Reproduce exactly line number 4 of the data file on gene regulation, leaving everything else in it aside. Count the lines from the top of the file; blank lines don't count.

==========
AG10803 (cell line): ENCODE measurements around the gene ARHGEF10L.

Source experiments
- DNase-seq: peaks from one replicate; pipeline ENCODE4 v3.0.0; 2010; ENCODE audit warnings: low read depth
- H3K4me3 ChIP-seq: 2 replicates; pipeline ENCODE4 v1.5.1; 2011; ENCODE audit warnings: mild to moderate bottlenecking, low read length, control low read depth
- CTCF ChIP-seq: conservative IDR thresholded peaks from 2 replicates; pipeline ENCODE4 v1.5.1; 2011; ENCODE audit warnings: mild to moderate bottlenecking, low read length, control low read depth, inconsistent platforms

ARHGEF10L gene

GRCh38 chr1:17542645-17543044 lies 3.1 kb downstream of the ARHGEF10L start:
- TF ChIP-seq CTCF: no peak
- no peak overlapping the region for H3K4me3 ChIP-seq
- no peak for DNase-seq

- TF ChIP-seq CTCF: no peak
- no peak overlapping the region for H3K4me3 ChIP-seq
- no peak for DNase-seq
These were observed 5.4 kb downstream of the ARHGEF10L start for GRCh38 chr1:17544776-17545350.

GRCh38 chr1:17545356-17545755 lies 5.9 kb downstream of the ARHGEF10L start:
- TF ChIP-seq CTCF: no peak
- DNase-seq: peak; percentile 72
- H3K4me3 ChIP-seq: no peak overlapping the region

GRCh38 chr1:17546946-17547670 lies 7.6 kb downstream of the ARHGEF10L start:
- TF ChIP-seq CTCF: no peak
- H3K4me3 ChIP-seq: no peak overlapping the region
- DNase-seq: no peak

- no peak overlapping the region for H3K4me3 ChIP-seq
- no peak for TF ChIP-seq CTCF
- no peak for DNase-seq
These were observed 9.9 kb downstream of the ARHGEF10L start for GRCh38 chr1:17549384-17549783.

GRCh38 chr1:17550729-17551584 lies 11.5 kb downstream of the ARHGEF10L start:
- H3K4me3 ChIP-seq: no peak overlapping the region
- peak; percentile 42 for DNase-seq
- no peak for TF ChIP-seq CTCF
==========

- H3K4me3 ChIP-seq: 2 replicates; pipeline ENCODE4 v1.5.1; 2011; ENCODE audit warnings: mild to moderate bottlenecking, low read length, control low read depth